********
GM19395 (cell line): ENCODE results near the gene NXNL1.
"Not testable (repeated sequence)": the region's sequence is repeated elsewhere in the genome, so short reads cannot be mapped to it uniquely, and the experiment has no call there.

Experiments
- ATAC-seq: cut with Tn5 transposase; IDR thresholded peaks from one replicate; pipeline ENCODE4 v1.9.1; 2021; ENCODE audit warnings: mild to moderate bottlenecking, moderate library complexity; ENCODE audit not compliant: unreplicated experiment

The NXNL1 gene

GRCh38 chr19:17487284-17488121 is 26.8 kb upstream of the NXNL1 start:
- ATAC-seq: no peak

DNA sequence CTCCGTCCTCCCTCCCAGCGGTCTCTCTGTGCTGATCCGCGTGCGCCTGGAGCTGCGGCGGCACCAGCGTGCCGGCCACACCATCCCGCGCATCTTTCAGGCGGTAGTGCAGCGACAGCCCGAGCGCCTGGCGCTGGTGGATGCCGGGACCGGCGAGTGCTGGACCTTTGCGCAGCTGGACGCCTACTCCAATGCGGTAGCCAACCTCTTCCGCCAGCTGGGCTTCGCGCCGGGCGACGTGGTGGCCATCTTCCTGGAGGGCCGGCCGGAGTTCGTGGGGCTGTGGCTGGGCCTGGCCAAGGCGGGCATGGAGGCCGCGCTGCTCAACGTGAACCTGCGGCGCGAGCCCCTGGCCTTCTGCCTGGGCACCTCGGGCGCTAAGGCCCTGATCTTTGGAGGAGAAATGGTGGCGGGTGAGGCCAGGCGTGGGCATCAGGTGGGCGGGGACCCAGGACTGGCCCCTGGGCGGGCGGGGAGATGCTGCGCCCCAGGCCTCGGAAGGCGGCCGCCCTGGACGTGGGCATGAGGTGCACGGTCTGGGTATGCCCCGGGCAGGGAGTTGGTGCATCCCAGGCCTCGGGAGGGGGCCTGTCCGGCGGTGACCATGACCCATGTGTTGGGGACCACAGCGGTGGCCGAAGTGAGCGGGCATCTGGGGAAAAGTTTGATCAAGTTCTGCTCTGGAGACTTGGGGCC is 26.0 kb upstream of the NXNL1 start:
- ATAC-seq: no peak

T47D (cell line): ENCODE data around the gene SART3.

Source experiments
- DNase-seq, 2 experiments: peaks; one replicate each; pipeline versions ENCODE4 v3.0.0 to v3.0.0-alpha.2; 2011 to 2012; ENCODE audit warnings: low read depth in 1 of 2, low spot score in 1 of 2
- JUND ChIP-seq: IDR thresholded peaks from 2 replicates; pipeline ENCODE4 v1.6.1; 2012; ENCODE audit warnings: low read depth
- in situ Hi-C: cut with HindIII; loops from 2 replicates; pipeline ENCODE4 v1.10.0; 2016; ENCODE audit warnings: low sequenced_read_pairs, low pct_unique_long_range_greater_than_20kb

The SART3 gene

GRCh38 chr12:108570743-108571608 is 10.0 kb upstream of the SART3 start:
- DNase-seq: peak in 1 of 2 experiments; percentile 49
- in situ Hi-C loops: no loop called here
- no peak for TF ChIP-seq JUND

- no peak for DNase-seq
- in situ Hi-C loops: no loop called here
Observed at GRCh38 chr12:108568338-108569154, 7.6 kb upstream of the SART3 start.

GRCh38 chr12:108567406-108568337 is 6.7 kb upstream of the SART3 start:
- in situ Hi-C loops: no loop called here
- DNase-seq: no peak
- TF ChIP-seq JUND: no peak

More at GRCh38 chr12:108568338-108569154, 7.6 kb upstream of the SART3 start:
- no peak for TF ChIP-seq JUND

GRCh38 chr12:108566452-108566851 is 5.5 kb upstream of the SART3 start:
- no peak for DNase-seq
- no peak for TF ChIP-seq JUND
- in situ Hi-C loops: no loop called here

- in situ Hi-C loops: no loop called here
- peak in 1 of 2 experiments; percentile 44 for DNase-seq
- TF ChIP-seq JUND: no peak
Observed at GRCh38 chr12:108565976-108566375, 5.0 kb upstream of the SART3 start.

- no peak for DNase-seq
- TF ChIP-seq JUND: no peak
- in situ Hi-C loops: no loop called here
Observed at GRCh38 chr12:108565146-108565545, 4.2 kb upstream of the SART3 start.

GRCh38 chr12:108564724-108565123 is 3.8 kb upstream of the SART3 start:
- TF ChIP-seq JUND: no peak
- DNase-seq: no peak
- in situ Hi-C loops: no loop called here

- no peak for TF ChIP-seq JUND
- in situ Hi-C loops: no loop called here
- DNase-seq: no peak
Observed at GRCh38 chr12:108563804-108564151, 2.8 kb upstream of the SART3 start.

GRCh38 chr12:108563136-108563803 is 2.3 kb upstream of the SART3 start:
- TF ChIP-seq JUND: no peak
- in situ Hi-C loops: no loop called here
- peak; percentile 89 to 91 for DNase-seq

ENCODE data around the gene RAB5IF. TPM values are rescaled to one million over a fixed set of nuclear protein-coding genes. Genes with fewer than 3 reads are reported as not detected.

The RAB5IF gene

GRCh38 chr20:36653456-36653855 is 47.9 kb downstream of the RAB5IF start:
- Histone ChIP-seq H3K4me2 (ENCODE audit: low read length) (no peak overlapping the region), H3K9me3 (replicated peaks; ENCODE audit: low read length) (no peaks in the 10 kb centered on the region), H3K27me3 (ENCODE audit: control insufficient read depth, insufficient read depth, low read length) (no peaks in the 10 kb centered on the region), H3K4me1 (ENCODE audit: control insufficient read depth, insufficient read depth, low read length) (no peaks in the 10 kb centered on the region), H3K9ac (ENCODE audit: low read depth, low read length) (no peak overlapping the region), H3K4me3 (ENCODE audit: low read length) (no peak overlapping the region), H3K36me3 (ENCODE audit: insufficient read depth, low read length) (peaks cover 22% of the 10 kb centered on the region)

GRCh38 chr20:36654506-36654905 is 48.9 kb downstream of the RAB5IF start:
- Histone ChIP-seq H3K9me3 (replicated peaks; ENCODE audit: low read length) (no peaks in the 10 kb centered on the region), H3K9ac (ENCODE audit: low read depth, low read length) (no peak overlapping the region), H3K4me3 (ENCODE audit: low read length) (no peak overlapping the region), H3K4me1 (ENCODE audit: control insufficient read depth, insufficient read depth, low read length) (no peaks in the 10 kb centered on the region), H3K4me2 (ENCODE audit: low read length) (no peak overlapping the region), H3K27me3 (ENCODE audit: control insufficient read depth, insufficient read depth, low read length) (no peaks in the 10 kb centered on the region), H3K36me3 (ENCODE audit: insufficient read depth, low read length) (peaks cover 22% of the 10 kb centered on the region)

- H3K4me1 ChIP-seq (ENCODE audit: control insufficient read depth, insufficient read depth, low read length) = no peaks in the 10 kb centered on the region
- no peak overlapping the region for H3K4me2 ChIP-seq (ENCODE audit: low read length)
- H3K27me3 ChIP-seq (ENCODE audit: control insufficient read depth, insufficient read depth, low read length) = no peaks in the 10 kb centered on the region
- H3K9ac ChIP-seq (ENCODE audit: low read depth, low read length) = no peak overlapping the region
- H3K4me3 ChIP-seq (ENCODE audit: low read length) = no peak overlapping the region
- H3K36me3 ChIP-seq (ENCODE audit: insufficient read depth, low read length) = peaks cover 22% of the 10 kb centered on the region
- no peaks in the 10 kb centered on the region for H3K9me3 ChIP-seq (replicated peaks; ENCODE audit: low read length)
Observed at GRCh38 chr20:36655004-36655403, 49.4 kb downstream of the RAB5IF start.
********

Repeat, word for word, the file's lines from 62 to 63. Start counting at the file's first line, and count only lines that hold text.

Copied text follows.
- H3K9ac ChIP-seq (ENCODE audit: low read depth, low read length) = no peak overlapping the region
- H3K4me3 ChIP-seq (ENCODE audit: low read length) = no peak overlapping the region